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  Political Geography & Demographics (Moderator: muon2)
  Census population estimates 2011-2019 (search mode)
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Author Topic: Census population estimates 2011-2019  (Read 91922 times)
politicallefty
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E: -4.52, S: -9.57


« on: December 22, 2012, 06:00:56 am »

Overall, this looks like it could be kinder to D's than the last several reapportionments, assuming that CO and VA keep voting left of the nation through 2020.  And most of the Rust Belt states will have no choice but to eliminate R's.  If any of OH, MI or VA are sent to court they will be D goldmines (PA less so because R's control the court).

That was one of my first thoughts as well. It's been quite some time since Democrats have had anything remotely nearing a friendly apportionment. I didn't think Colorado and Virginia were both on track to gain an additional seat this decade, as it now looks quite possible. Hopefully, California can hold on to some good sustainable growth and finally get its 54th seat. Interestingly, the CA Department of Finance underestimated population growth, which is the opposite compared to the pre-Census estimates.

While I wouldn't be sad to see West Virginia drop down to two seats, I was hoping Montana would have some nice growth to get its second seat back. Any reasonable redistricting would create divide the state East/West, which would give Democrats a huge opportunity in the Western district.

Btw, jimrtex, you didn't leave a comment on Pennsylvania, which is another certainty to lose a seat in 2020. Wink
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politicallefty
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Posts: 4,402
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Political Matrix
E: -4.52, S: -9.57


« Reply #1 on: December 01, 2013, 08:43:25 am »

What are the current odds of California getting a 54th seat at the next Census? I know that based on its shear population, it can easily be on the cusp of losing a seat, gaining a seat, or staying steady with minimal population shifts. Obviously, I think California getting its financial situation in order can only benefit good population growth. I'm just curious to know what the trends are leading towards (beyond the vague Northeast and Midwest towards the South and West).

I'm also wondering about Oregon and it's potential sixth seat. Based on what I've seen, it seems rather surprising that CO-08 will happen before OR-06.
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politicallefty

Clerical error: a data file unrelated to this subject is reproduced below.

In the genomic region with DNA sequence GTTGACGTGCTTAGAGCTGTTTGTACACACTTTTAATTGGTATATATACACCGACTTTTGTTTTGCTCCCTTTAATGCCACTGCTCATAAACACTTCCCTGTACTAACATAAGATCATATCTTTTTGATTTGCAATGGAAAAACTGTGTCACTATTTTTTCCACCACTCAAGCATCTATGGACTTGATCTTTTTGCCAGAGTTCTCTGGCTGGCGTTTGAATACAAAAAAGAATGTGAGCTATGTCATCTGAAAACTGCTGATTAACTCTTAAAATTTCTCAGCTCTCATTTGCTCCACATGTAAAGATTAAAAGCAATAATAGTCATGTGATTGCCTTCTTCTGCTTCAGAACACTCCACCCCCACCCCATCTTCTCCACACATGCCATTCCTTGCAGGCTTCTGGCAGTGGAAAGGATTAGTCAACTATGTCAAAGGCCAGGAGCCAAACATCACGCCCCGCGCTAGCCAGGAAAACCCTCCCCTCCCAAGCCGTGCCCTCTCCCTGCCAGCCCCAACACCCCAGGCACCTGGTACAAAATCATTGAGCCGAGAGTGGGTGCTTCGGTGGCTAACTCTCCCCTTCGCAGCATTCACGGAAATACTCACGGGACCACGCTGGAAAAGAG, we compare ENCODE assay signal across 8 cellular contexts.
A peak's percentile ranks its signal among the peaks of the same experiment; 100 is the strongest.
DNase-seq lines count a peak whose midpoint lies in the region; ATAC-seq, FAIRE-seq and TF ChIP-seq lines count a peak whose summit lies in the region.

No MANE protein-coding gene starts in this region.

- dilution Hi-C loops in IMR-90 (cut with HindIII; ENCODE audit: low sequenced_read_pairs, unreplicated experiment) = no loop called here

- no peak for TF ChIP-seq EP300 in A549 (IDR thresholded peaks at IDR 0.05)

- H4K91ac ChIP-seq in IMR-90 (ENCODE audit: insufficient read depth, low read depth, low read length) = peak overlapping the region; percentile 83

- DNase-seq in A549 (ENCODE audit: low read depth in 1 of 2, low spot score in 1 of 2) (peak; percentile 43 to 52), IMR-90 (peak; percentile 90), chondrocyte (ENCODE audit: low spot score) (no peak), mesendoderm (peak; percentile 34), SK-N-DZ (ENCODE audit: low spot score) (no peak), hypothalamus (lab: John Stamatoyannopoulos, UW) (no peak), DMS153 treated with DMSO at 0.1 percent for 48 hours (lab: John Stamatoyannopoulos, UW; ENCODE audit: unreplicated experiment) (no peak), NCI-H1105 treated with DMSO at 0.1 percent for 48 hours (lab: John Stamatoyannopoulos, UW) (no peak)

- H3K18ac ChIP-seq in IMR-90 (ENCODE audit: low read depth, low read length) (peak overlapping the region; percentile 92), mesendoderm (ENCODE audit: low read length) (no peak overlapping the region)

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E: -4.52, S: -9.57


« Reply #2 on: December 24, 2017, 04:43:38 am »

I've been watching the census estimates throughout the decade and I've seen California move around a bit. To those that pay attention more closely, what are the odds or what will it take for the creation of CA-54?
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politicallefty
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Posts: 4,402
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Political Matrix
E: -4.52, S: -9.57


« Reply #3 on: January 01, 2018, 08:24:28 am »

In general terms, California would have to increase from 53/435 of the total population to 54/435 of the population. This means that California would have to increase at 54/53 - 1 or 1.89% faster than the country as a whole. But California is such a large share of the population (almost 1/8), that an 8% increase in California would produce a 1% increase in the total population, even if all the other states were static.

The USA as whole will increase about 7.7% over the decade, and based on projecting the first seven years estimates forward for 10 years, California will grow at 8.5%. But the growth rate in California has dropped the past two years.

In the first five years of the decade, California increased by 345K. 347K, 328K, 354K, and 331K; but in the last two years has only increased by 264K and 240K.

California needed 2.857M increase just to tread water. If the increase for the first five years had been sustained, California would have gained 3.410M, and the surplus of 553K would have gone a long way towards populating another congressional district.

I appreciate your answer. I did read it all. The reason I asked is because I recall looking at Census estimates maybe 2 years ago and it seemed like California was on track for a 54th seat and now suddenly it could actually lose a seat. I realize that bigger states are more prone to the potential of gaining or losing a certain number of seats (i.e. muon noting that CA-53 would be seat 433 and CA-54 would be seat 440).

Do you have or know of a spreadsheet where one could input population numbers to determine the overall seat apportionment?

One thing I do wonder about is if certain states might make their own efforts to ensure the accuracy of the overall count.
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